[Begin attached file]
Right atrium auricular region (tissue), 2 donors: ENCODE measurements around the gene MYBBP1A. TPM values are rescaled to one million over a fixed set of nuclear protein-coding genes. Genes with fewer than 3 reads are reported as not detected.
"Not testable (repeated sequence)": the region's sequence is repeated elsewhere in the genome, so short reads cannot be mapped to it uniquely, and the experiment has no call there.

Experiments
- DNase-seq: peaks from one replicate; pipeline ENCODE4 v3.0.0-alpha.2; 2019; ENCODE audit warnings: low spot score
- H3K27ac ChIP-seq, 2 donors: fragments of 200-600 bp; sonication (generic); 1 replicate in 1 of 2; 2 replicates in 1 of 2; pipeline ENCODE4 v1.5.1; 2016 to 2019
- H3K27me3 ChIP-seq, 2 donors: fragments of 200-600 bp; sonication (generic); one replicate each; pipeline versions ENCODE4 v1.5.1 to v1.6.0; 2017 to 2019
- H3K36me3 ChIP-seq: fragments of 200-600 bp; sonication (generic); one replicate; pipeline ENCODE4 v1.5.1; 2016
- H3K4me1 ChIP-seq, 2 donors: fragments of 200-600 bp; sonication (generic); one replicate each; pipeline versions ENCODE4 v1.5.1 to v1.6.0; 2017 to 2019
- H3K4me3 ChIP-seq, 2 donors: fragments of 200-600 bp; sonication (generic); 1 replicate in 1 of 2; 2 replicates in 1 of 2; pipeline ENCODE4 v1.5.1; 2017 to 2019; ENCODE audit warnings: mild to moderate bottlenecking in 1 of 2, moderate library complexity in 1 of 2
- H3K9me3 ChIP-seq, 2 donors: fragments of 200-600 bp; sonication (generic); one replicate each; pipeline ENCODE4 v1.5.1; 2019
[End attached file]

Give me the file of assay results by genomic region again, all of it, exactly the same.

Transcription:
Right atrium auricular region (tissue), 2 donors: ENCODE measurements around the gene MYBBP1A. TPM values are rescaled to one million over a fixed set of nuclear protein-coding genes. Genes with fewer than 3 reads are reported as not detected.
"Not testable (repeated sequence)": the region's sequence is repeated elsewhere in the genome, so short reads cannot be mapped to it uniquely, and the experiment has no call there.

Experiments
- DNase-seq: peaks from one replicate; pipeline ENCODE4 v3.0.0-alpha.2; 2019; ENCODE audit warnings: low spot score
- H3K27ac ChIP-seq, 2 donors: fragments of 200-600 bp; sonication (generic); 1 replicate in 1 of 2; 2 replicates in 1 of 2; pipeline ENCODE4 v1.5.1; 2016 to 2019
- H3K27me3 ChIP-seq, 2 donors: fragments of 200-600 bp; sonication (generic); one replicate each; pipeline versions ENCODE4 v1.5.1 to v1.6.0; 2017 to 2019
- H3K36me3 ChIP-seq: fragments of 200-600 bp; sonication (generic); one replicate; pipeline ENCODE4 v1.5.1; 2016
- H3K4me1 ChIP-seq, 2 donors: fragments of 200-600 bp; sonication (generic); one replicate each; pipeline versions ENCODE4 v1.5.1 to v1.6.0; 2017 to 2019
- H3K4me3 ChIP-seq, 2 donors: fragments of 200-600 bp; sonication (generic); 1 replicate in 1 of 2; 2 replicates in 1 of 2; pipeline ENCODE4 v1.5.1; 2017 to 2019; ENCODE audit warnings: mild to moderate bottlenecking in 1 of 2, moderate library complexity in 1 of 2
- H3K9me3 ChIP-seq, 2 donors: fragments of 200-600 bp; sonication (generic); one replicate each; pipeline ENCODE4 v1.5.1; 2019